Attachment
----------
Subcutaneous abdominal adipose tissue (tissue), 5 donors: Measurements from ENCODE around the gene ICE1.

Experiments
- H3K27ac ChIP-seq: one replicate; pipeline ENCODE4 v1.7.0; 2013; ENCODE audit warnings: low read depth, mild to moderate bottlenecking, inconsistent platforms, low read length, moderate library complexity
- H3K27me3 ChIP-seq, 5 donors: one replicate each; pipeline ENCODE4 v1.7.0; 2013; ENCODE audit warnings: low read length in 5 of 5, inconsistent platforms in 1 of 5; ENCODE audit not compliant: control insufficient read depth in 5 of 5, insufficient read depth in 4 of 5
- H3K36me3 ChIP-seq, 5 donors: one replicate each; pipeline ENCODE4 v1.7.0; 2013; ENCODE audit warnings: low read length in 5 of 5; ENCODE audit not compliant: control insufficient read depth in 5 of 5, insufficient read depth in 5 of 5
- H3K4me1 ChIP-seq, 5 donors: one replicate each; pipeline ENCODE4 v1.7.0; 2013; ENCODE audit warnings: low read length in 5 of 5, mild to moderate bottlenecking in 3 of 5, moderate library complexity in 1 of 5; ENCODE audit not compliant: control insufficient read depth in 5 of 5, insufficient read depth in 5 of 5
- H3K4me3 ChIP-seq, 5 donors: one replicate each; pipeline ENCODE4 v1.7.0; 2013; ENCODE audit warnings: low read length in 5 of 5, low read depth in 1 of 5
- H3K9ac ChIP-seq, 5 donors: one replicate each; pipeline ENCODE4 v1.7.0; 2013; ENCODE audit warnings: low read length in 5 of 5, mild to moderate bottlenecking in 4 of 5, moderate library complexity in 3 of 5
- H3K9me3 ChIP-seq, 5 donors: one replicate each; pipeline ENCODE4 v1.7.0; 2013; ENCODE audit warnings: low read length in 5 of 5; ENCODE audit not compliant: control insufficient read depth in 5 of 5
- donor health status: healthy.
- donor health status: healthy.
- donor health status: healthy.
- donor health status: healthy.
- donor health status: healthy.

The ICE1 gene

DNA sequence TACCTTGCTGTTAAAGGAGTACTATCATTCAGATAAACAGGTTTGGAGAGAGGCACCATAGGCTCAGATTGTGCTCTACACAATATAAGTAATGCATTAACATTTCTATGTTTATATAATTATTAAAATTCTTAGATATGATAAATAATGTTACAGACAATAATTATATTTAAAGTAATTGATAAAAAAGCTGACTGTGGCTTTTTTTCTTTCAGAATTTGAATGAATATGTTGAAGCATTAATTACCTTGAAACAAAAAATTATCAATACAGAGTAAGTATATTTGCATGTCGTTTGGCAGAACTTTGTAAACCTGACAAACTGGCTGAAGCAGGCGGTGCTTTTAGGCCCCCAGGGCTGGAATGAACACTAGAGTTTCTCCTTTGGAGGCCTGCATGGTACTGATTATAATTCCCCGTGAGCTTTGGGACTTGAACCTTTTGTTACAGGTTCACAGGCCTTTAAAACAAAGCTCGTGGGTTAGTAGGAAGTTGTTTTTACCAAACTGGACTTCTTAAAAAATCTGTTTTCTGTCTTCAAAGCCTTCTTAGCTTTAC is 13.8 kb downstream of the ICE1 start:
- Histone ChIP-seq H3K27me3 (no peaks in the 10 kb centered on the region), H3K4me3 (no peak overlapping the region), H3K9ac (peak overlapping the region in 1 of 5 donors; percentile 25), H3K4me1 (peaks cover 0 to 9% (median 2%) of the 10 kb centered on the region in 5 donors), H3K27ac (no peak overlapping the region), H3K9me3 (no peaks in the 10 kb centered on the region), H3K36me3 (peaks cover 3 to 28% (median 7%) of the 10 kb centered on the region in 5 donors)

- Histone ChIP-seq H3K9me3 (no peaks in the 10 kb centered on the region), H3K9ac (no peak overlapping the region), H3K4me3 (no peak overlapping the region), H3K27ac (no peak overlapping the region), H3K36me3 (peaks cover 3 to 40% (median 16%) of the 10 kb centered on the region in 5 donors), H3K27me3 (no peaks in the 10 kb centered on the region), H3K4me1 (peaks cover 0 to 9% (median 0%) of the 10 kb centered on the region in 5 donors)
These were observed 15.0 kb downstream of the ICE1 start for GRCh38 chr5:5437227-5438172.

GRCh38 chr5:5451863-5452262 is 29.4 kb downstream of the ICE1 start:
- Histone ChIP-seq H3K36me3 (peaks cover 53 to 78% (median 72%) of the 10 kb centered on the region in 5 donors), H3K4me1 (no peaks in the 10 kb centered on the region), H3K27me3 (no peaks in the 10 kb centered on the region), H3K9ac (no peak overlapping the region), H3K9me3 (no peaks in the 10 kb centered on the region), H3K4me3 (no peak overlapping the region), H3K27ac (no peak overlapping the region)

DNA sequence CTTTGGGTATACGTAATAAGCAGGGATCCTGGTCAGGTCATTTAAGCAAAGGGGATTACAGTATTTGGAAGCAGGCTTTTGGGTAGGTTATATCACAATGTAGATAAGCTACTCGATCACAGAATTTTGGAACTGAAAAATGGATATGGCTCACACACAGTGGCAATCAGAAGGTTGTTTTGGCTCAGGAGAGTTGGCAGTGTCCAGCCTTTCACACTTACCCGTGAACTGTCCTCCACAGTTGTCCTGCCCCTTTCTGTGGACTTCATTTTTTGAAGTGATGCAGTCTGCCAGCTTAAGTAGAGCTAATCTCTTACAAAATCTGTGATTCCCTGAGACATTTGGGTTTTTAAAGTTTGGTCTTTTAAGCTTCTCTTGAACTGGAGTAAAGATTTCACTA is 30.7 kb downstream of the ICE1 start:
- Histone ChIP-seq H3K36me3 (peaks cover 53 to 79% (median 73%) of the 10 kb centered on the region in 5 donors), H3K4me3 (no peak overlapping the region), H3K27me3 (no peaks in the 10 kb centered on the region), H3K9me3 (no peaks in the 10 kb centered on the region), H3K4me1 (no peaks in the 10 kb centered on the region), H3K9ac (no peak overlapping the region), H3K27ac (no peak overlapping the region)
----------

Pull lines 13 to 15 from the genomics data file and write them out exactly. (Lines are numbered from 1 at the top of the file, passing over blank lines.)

- donor health status: healthy.
- donor health status: healthy.

The ICE1 gene